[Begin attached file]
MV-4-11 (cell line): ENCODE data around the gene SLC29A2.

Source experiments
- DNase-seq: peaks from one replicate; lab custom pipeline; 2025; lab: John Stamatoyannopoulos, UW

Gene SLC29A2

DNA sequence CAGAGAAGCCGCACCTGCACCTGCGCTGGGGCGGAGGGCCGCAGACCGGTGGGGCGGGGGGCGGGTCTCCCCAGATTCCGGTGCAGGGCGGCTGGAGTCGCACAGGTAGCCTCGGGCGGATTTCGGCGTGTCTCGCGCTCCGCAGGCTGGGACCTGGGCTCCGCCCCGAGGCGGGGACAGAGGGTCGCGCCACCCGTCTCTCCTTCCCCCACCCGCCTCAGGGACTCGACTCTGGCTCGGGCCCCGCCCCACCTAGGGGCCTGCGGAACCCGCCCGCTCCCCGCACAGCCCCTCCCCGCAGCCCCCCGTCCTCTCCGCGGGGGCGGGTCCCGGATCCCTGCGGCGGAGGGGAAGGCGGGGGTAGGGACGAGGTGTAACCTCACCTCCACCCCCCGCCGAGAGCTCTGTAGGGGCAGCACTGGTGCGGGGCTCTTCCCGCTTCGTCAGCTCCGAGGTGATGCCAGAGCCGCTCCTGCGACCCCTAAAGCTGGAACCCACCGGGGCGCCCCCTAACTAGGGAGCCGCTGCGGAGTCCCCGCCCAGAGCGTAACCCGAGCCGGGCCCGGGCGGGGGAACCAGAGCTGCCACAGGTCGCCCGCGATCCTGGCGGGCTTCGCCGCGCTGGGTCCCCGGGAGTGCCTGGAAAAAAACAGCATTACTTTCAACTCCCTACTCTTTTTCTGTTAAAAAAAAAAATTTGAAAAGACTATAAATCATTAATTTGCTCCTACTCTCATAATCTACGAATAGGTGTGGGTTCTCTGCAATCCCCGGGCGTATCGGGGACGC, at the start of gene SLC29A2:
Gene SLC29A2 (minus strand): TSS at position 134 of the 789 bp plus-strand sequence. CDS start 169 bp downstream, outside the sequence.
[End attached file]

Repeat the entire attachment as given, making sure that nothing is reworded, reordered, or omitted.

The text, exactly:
MV-4-11 (cell line): ENCODE data around the gene SLC29A2.

Source experiments
- DNase-seq: peaks from one replicate; lab custom pipeline; 2025; lab: John Stamatoyannopoulos, UW

Gene SLC29A2

DNA sequence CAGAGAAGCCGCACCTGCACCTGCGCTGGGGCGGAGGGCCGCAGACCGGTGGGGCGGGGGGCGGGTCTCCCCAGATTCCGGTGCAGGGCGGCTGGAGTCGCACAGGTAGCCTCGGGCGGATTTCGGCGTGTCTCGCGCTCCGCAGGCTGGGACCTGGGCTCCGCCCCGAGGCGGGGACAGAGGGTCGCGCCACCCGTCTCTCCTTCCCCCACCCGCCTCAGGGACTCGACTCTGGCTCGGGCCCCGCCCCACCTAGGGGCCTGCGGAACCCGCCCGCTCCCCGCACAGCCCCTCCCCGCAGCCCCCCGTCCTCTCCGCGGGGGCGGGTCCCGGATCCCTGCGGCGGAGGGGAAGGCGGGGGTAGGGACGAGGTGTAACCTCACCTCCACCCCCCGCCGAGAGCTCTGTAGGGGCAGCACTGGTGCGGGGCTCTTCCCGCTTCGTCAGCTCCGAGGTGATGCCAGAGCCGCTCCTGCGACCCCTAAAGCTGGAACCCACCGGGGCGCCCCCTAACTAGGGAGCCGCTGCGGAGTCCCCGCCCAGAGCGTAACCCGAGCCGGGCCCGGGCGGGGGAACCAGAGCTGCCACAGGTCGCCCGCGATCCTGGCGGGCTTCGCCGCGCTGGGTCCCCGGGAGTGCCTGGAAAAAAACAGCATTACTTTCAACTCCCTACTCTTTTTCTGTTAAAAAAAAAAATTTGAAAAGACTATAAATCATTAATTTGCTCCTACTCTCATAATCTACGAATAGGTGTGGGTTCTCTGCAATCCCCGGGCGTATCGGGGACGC, at the start of gene SLC29A2:
Gene SLC29A2 (minus strand): TSS at position 134 of the 789 bp plus-strand sequence. CDS start 169 bp downstream, outside the sequence.